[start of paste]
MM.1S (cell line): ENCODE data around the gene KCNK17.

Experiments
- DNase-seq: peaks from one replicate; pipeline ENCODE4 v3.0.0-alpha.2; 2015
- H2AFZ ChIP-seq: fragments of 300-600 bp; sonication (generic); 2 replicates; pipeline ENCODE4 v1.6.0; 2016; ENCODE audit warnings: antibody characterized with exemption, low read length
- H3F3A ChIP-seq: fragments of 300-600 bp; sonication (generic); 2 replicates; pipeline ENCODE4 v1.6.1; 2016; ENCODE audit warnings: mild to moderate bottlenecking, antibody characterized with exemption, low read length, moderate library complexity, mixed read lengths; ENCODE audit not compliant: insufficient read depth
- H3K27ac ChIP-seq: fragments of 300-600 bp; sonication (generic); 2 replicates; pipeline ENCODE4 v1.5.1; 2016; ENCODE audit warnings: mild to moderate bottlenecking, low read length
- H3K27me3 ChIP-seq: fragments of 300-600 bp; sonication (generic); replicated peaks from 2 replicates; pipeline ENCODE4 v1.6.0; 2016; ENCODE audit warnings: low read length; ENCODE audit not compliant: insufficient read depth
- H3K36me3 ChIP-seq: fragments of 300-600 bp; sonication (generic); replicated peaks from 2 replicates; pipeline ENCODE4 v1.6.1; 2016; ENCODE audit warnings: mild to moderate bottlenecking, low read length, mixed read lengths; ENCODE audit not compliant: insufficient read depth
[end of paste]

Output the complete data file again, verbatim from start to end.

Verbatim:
MM.1S (cell line): ENCODE data around the gene KCNK17.

Experiments
- DNase-seq: peaks from one replicate; pipeline ENCODE4 v3.0.0-alpha.2; 2015
- H2AFZ ChIP-seq: fragments of 300-600 bp; sonication (generic); 2 replicates; pipeline ENCODE4 v1.6.0; 2016; ENCODE audit warnings: antibody characterized with exemption, low read length
- H3F3A ChIP-seq: fragments of 300-600 bp; sonication (generic); 2 replicates; pipeline ENCODE4 v1.6.1; 2016; ENCODE audit warnings: mild to moderate bottlenecking, antibody characterized with exemption, low read length, moderate library complexity, mixed read lengths; ENCODE audit not compliant: insufficient read depth
- H3K27ac ChIP-seq: fragments of 300-600 bp; sonication (generic); 2 replicates; pipeline ENCODE4 v1.5.1; 2016; ENCODE audit warnings: mild to moderate bottlenecking, low read length
- H3K27me3 ChIP-seq: fragments of 300-600 bp; sonication (generic); replicated peaks from 2 replicates; pipeline ENCODE4 v1.6.0; 2016; ENCODE audit warnings: low read length; ENCODE audit not compliant: insufficient read depth
- H3K36me3 ChIP-seq: fragments of 300-600 bp; sonication (generic); replicated peaks from 2 replicates; pipeline ENCODE4 v1.6.1; 2016; ENCODE audit warnings: mild to moderate bottlenecking, low read length, mixed read lengths; ENCODE audit not compliant: insufficient read depth